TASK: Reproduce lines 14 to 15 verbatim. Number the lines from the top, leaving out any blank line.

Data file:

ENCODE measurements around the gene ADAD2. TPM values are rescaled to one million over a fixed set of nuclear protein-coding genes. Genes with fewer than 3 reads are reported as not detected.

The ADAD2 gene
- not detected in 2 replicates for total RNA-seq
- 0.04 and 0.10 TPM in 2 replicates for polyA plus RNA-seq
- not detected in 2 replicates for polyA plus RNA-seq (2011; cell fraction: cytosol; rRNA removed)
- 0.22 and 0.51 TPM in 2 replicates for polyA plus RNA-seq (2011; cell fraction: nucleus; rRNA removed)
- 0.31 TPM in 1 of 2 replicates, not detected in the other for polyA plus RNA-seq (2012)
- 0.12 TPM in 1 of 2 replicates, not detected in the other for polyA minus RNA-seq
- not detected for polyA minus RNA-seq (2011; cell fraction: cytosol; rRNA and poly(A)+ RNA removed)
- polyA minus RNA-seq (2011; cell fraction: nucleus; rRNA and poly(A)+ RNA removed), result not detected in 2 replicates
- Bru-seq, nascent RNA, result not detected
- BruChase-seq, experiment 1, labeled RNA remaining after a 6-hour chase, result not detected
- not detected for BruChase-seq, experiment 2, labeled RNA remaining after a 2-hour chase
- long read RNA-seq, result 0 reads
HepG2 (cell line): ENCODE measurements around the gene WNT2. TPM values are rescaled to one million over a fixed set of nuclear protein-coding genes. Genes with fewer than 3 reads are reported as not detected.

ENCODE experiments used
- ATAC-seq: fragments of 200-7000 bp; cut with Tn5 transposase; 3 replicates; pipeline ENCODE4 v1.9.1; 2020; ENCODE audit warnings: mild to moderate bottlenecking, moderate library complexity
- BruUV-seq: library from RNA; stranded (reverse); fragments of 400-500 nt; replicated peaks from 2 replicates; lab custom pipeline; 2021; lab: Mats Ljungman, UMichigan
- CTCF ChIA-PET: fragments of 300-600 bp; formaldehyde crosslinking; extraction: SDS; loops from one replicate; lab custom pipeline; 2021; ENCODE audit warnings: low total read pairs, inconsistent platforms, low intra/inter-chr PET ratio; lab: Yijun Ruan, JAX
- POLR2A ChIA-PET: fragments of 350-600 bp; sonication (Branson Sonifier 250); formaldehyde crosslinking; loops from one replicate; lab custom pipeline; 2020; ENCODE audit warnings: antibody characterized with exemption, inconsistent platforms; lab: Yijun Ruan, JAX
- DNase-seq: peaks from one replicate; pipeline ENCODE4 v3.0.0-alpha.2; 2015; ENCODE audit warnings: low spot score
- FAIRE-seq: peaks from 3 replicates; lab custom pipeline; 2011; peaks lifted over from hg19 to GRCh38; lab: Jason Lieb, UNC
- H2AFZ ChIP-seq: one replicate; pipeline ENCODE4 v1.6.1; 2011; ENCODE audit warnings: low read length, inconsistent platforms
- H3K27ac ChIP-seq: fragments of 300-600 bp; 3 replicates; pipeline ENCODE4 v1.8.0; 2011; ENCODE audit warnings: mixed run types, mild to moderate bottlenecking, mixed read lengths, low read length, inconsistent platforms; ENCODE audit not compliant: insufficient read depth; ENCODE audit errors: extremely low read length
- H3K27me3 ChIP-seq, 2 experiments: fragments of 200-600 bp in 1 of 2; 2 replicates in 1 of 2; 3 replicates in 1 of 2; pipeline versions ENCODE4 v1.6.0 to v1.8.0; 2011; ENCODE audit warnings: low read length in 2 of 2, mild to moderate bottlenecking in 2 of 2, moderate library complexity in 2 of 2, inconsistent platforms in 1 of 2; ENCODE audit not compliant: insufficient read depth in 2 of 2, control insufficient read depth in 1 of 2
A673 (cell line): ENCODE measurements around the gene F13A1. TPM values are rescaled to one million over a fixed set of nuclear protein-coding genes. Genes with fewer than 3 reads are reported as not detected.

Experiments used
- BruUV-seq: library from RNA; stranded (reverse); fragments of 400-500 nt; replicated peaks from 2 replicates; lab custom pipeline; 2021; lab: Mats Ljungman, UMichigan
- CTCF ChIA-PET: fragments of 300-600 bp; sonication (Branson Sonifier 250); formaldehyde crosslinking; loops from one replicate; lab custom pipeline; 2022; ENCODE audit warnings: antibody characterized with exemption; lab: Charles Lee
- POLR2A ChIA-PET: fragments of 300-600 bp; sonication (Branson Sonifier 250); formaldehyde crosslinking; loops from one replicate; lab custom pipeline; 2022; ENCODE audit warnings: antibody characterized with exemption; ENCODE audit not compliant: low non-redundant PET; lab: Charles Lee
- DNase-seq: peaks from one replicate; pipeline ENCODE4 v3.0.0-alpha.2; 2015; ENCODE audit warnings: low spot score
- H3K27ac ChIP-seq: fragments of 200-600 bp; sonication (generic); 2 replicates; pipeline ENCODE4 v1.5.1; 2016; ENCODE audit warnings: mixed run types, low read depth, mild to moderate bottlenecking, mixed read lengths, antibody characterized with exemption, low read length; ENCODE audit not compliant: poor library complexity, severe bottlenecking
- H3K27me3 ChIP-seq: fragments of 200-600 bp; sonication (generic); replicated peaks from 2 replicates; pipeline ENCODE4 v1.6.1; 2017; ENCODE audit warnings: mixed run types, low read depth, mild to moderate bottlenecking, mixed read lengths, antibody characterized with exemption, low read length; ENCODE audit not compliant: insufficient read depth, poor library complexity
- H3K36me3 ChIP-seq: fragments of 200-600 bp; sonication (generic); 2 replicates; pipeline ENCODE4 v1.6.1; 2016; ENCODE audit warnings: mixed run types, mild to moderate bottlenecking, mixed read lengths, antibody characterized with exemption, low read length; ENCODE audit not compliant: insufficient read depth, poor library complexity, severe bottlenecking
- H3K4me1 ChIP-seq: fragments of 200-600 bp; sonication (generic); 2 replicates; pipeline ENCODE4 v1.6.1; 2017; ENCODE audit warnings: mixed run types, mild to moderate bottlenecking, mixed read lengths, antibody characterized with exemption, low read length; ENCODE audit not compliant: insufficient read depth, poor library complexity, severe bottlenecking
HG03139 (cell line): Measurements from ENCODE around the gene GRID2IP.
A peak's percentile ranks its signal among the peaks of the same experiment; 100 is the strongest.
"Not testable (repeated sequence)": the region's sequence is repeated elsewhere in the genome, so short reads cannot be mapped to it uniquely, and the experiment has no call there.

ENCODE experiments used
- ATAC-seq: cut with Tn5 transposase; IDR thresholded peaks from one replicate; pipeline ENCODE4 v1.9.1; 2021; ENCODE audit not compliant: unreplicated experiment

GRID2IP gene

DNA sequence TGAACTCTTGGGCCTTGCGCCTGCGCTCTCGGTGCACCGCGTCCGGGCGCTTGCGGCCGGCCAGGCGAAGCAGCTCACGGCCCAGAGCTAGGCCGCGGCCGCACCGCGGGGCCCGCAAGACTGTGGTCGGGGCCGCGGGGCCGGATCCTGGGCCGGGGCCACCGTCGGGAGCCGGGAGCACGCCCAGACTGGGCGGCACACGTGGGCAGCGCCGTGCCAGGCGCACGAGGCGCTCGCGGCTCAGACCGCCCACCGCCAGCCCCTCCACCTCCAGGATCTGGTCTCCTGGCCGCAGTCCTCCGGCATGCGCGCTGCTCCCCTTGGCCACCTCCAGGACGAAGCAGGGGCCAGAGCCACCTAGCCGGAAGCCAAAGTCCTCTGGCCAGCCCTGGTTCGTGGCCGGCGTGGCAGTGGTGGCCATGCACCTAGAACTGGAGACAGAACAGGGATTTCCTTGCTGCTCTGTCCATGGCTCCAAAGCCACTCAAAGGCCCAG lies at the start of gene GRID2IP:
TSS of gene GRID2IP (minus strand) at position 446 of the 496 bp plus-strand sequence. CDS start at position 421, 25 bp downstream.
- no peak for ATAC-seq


- long read RNA-seq, result 0 reads
HepG2 (cell line): ENCODE measurements around the gene WNT2. TPM values are rescaled to one million over a fixed set of nuclear protein-coding genes. Genes with fewer than 3 reads are reported as not detected.